Totally Frenched Out

From the blogger formerly known as Samdebretagne

Monday, May 31, 2010

This post is for all the ladies out there - what's your take on heart-shaped jewelry? Do you love it? Hate it? Just find it cheesy?

I myself am somewhere between hating it and finding it incredibly cheesy. I don't remember what TV show we were watching the other night (maybe The Office??), but one of the main female characters said something about how all women secretly hate heart-shaped jewelry. And I was like "Amen Sistah!"

C turned to me in surprise and said "What??", and I was like "I'm pretty sure most women can't stand heart-shaped jewelry, but that they wear it because men keep giving it as a present. Damn jewelry stores & their OTT marketing campaigns". And then he got all red and was quiet for a bit....and now I'm wondering if that's not what he got me (or was planning on getting me) for my upcoming birthday.


But that got me thinking - how would I react if he gave me something heart-shaped? Fab gave me a heart-shaped watch when he moved back to France and I promptly turned around and returned it for one I liked better. He was a bit hurt at the time, and I realize now I probably should've just sucked it up and worn it. But now it's ten years down the road- have I changed? Would I wear it if C gave it to me? I'm still not sure. He's into very simple things, so I guess there isn't much chance of him buying something super ostentatious or in-your-face. But either way, given my recent gaffe, I guess I'll probably never know!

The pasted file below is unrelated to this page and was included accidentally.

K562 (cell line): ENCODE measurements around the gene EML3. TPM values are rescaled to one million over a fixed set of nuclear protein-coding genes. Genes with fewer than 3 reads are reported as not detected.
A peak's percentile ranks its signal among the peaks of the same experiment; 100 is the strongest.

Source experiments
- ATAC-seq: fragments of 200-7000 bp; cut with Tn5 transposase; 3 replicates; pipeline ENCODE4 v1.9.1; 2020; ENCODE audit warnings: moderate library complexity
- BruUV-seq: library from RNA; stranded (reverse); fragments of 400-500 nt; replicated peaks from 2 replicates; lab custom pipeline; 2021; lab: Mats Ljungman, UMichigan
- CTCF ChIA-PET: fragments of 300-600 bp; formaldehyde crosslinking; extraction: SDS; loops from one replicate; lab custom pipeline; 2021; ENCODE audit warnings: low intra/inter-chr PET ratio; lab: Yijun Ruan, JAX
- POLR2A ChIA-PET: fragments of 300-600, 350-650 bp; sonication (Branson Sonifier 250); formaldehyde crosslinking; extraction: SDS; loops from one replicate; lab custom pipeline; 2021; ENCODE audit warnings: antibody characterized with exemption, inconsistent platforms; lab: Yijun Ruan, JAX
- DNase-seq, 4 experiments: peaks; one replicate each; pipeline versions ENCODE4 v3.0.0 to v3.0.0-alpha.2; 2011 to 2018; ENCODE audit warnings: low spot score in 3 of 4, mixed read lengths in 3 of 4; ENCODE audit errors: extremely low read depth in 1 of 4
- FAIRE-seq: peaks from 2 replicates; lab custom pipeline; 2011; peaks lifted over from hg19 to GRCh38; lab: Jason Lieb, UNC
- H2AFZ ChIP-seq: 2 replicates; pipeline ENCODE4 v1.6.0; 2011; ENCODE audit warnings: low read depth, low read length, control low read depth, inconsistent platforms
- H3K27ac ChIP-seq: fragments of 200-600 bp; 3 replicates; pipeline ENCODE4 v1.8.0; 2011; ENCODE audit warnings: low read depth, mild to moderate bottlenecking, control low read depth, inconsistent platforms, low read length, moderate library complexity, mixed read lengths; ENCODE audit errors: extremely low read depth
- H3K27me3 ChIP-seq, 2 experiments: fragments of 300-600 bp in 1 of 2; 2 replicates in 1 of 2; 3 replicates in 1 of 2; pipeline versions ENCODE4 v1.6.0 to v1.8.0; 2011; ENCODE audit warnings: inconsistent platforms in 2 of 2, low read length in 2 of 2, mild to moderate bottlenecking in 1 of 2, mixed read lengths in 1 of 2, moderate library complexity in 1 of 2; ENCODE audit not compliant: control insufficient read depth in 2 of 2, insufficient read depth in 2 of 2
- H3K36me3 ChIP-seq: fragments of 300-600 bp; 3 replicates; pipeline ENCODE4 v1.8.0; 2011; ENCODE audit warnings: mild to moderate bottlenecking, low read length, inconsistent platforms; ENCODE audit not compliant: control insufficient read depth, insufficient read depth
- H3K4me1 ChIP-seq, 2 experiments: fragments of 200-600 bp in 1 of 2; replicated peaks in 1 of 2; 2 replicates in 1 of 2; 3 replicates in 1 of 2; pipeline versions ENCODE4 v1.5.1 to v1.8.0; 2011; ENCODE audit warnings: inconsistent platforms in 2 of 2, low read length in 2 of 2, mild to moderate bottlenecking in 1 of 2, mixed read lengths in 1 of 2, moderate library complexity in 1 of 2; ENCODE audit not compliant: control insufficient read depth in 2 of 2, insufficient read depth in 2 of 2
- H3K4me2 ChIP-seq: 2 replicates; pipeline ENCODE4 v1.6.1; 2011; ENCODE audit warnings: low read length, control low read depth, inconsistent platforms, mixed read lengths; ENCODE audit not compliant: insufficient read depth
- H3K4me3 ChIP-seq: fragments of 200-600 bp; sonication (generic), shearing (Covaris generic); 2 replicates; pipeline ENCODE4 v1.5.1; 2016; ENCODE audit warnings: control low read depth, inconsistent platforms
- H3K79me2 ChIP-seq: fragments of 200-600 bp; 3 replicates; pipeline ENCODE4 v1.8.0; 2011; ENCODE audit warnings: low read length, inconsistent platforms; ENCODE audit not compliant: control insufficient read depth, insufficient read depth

Labels: ,

Friday, May 28, 2010

Yay or nay?

The other night I went out for a few drinks with friends. Nature called, as it often does when one is drinking, and I went downstairs to use the facilities. I sat down, looked ahead, and an ad by Upskin caught my eye. They were offering a 19 month rental of an automatic Smart car for the promotional price of 99€* per month.

What's the catch? Your Smart car will be covered in ads:There is no down payment and no hidden costs (so they say) - everything, including maintenance, is included. You just need to bring the car to a specified location once a month so that they can change the ads. And once your 19 months are up, you bring it back and they'll give you a new one if you decide to renew.